Tuesday, October 23, 2012

Review: Shadowfell (Shadowfell #1) Juliet Marillier

Sixteen-year-old Neryn is alone in the land of Alban, where the oppressive king has ordered anyone with magical strengths captured and brought before him. Eager to hide her own canny skill—a uniquely powerful ability to communicate with the fairy-like Good Folk—Neryn sets out for the legendary Shadowfell, a home and training ground for a secret rebel group determined to overthrow the evil King Keldec.

During her dangerous journey, she receives aid from the Good Folk, who tell her she must pass a series of tests in order to recognize her full potential. She also finds help from a handsome young man, Flint, who rescues her from certain death—but whose motives in doing so remain unclear. Neryn struggles to trust her only allies. They both hint that she alone may be the key to Alban’s release from Keldec’s rule.

Homeless, unsure of who to trust, and trapped in an empire determined to crush her, Neryn must make it to Shadowfell not only to save herself, but to save Alban. Goodreads.  

Note to self: Never ever start a series by Juliet Marillier before the last book is published. I'm not sure how I'll be able to function without knowing what is happening in Alban until the next book comes out! Okay, fangirl moment is over. Almost.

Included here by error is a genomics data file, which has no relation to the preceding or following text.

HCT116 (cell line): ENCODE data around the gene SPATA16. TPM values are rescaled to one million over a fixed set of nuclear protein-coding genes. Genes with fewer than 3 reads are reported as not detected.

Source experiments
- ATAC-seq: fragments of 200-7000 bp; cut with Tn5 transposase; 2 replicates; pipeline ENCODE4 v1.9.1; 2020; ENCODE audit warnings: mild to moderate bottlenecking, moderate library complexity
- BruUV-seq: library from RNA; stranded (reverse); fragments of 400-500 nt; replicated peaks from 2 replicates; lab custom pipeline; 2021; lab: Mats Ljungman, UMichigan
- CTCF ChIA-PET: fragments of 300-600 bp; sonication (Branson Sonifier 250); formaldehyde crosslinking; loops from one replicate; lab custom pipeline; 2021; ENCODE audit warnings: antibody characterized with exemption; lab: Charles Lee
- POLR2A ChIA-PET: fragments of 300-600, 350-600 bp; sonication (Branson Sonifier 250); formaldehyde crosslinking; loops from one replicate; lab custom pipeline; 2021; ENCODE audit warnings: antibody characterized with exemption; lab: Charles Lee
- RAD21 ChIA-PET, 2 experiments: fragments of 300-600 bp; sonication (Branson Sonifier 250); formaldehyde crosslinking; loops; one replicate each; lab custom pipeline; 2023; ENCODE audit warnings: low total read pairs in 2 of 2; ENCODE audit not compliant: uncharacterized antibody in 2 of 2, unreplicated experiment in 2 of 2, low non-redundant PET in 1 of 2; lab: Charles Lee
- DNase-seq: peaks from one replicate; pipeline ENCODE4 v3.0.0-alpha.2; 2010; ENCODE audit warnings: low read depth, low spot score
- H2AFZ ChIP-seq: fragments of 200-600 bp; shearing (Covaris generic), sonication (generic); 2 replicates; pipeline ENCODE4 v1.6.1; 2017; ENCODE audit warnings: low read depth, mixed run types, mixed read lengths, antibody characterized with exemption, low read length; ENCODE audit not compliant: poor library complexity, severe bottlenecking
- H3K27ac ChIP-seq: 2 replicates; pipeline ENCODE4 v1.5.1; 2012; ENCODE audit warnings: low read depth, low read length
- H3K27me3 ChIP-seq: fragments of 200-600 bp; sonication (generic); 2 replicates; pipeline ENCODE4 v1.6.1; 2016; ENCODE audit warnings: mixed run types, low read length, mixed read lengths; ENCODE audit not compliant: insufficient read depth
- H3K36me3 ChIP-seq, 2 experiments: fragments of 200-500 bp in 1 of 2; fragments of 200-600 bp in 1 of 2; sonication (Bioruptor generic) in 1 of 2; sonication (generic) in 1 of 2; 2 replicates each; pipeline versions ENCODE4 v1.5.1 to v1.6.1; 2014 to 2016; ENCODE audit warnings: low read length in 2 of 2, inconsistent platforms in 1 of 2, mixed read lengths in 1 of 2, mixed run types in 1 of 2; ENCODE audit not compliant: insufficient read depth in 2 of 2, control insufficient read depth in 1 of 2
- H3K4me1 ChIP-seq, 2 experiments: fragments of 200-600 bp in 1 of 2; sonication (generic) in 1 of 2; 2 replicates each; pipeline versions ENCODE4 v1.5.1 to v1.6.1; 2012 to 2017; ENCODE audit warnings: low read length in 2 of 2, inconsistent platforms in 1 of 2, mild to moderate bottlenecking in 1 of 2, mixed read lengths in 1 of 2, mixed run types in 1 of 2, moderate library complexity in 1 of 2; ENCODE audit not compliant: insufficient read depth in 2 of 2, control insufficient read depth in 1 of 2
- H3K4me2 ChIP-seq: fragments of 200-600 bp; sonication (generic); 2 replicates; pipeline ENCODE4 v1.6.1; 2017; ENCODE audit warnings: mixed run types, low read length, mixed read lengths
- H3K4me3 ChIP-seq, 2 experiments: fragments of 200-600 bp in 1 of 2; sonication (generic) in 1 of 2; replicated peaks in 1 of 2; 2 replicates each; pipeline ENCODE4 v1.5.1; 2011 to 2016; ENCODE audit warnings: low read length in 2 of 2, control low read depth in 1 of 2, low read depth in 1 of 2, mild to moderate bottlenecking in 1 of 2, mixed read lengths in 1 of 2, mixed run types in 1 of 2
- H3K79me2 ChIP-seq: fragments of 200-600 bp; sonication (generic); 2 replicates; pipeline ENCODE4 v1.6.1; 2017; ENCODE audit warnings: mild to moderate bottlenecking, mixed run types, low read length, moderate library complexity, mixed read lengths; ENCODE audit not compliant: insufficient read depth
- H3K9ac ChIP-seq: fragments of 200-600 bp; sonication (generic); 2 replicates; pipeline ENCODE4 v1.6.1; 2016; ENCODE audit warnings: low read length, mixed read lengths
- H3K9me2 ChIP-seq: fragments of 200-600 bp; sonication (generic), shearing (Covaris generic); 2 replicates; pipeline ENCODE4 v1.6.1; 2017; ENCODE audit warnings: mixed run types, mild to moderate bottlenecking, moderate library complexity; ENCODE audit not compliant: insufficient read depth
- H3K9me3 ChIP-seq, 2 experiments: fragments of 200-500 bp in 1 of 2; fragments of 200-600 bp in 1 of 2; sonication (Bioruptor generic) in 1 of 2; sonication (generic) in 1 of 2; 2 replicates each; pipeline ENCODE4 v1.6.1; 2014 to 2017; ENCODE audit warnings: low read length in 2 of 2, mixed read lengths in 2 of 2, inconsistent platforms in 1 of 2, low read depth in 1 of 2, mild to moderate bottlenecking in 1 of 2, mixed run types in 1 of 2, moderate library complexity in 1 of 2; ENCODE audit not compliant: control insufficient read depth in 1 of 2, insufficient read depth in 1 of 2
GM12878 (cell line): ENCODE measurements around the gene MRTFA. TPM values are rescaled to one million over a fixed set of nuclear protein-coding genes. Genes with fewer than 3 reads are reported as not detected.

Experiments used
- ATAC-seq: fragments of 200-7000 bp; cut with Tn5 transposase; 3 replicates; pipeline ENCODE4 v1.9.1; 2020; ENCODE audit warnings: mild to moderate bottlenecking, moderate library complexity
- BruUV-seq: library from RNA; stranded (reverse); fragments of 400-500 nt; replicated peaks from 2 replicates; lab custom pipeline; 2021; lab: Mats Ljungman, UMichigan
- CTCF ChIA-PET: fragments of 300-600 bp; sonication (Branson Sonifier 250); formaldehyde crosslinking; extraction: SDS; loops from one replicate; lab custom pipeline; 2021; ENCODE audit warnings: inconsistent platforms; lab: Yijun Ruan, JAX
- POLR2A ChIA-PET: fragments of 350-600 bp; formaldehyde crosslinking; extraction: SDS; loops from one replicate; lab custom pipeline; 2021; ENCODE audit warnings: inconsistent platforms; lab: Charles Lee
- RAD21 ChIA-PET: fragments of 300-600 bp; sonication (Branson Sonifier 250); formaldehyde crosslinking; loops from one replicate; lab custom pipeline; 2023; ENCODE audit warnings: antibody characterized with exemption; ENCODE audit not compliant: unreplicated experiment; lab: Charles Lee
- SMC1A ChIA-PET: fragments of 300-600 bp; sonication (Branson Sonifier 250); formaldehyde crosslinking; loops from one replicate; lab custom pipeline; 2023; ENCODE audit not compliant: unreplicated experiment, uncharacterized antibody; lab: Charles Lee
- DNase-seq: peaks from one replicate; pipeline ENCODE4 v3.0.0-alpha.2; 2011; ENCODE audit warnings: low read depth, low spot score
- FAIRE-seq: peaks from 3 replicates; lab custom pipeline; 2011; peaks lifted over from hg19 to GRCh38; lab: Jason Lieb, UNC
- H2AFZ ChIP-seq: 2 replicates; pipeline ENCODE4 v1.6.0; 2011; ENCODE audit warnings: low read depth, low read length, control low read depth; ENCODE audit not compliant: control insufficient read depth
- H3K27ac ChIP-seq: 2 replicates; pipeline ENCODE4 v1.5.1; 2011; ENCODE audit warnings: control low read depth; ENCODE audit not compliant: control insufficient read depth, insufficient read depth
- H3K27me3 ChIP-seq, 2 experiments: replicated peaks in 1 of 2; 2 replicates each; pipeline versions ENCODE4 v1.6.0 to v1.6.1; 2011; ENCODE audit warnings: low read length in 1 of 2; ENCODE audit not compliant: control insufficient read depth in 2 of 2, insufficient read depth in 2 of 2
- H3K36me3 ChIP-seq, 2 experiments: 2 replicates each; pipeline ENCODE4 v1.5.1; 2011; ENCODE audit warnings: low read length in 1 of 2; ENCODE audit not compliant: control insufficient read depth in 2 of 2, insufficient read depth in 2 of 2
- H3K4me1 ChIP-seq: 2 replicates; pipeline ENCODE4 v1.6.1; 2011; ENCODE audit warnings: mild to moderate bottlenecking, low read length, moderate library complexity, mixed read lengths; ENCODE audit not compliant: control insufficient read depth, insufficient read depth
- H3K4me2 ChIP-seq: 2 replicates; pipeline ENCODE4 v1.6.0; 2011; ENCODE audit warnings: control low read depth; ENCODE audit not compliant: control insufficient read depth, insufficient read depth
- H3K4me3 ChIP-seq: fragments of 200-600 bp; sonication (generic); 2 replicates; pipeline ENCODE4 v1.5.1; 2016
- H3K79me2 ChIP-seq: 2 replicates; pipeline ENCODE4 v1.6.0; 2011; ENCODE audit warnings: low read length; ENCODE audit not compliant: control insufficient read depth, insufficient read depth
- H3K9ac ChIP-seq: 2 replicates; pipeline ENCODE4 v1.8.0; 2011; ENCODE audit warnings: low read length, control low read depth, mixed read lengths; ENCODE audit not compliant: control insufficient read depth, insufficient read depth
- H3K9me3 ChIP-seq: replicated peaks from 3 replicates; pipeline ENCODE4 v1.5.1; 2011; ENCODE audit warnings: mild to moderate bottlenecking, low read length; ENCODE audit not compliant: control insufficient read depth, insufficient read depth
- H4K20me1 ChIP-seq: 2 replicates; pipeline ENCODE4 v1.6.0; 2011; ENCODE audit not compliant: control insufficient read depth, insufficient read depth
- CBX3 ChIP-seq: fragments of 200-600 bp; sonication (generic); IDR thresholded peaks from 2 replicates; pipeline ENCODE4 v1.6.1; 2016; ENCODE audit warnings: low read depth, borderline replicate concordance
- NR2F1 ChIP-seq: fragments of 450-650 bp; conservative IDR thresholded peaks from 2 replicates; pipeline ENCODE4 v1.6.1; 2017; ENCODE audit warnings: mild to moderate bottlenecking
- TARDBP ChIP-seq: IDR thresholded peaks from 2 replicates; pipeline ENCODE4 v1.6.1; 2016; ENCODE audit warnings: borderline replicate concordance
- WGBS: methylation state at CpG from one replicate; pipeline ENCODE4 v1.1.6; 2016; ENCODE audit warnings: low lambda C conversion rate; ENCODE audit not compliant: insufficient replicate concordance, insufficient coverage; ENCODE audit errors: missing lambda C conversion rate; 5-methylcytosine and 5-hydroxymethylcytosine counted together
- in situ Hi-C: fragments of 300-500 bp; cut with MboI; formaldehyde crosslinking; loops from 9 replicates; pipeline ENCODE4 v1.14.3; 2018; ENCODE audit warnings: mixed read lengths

Seriously, you just can't go wrong with Juliet Marillier. Her skill at world building is one of the best I've ever read, and I read a lot. Her characters are always strong, yet realistically imperfect. They make mistakes, sometimes big ones. But even when the reader sees it coming, you can't get mad at the main character, because you also completely understand. Neryn is so scared and broken at points in this book that I have no idea how she could go on. But she apparently has a core of iron, because she's still standing at the end of book one. And now I'm going to be worried about what is happening to her until the next book comes out.

The love interest in Shadowfell does not disappoint. One of my favorite things about Juliet's writing is that she doesn't rely on cliches or "steamy scenes" to make you care about her characters love life. But the feelings she does use are so raw and real, your heart jumps (and breaks) right along with them. And the best part? They don't always end up with the "obvious choice." So even though I'm already falling in love with Flint, I don't even know that he's the one

Okay, I totally lied about the fangirl moment being over. Bottom line: Read this book. ASAP.

Rating 5/5 stars

YA notes: none 

1 comment: